Corporate Social Responsibility: Using Climate Change to Illustrate the Intersection between Corporate Law and Environmental Law

Environmental and Planning Law Journal, August 2007

39 Pages Posted: 23 Jul 2007  

Karen Bubna-Litic

University of Technology, Sydney

Abstract

In 2006, an Australian Parliamentary inquiry and an inquiry from the Corporations and Markets Advisory Committee both investigated whether corporate law in Australia needed to be changed in order to encourage socially and environmentally responsible business practices and whether the scope of director's duties should be widened to take into account the interests of stakeholders and the wider community. The results of these enquiries - a "business as usual" approach, highlights the gap between the traditional corporate law view of short term shareholders' interests and the longer term view posited by environmental law. This paper argues that in order to achieve better corporate responsibility, there needs to be a focus on the intersections rather than the gaps between these two disciplines of law. Drawing on various sources, such as the author's earlier research on Norwegian companies and the opportunities and risks associated with climate change, the paper discusses some of these intersections and suggests the incentives that may help to move companies towards more positive environmental outcomes.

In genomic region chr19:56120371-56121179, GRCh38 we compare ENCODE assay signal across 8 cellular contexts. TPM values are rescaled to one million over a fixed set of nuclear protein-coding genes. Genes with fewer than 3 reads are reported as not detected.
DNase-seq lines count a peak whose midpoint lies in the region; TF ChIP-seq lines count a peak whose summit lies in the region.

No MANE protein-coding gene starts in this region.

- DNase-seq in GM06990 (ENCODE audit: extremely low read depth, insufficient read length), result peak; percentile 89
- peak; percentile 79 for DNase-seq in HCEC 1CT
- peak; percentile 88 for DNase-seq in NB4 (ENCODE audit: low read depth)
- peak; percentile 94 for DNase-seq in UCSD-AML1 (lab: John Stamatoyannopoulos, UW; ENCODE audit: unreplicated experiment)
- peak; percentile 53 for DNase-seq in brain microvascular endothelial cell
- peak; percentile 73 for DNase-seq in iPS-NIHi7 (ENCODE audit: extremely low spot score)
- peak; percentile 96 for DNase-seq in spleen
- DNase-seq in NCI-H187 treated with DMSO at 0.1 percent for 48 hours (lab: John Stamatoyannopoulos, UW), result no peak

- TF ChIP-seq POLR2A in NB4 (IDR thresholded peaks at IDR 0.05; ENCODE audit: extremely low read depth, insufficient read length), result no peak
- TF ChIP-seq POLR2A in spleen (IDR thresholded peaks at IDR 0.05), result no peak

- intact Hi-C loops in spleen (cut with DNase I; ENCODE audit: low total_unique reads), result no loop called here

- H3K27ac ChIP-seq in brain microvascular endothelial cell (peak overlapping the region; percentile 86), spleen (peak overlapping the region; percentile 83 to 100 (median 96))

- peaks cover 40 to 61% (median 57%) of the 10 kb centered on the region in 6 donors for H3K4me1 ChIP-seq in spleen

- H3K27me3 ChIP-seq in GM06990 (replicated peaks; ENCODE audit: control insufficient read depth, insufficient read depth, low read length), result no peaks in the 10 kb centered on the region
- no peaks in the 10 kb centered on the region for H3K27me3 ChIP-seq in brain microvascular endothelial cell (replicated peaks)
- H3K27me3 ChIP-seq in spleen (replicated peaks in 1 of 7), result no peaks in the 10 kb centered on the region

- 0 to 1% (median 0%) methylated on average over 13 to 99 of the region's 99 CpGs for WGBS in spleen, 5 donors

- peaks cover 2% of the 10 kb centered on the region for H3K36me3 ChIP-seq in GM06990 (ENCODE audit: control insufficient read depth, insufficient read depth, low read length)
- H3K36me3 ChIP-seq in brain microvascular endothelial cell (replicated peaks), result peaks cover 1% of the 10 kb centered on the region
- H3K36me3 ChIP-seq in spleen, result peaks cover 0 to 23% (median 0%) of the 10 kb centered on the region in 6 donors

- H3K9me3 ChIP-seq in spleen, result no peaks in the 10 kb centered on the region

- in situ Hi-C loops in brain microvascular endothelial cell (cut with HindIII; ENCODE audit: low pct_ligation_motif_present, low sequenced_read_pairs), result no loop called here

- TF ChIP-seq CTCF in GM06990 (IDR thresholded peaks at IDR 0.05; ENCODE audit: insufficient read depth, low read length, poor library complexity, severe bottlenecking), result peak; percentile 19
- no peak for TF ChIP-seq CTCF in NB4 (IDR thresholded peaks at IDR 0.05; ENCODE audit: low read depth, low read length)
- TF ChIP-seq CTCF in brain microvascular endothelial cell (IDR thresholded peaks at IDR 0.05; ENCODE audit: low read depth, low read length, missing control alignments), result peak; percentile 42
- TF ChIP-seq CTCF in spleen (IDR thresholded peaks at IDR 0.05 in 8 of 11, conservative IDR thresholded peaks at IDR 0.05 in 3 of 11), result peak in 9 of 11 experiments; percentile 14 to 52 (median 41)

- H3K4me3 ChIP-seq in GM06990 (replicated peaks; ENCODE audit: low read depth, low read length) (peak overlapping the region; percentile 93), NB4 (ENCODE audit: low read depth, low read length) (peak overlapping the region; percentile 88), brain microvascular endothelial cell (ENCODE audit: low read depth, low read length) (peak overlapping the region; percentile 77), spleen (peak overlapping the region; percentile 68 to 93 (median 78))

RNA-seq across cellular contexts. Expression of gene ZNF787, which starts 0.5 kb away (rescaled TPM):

Keywords: climate change, environment, law, corporate, corporate governance, director's duties, corporate social responsibility, CSR

JEL Classification: G38, K22, K32, N77, Q28, Q48

Suggested Citation

Bubna-Litic, Karen, Corporate Social Responsibility: Using Climate Change to Illustrate the Intersection between Corporate Law and Environmental Law. Environmental and Planning Law Journal, August 2007. Available at SSRN: https://ssrn.com/abstract=1002252

Karen Bubna-Litic (Contact Author)

University of Technology, Sydney ( email )

15 Broadway, Ultimo
PO Box 123
Sydney, NSW 2007
Australia

Paper statistics

Downloads
735
Rank
26,384
Abstract Views
3,524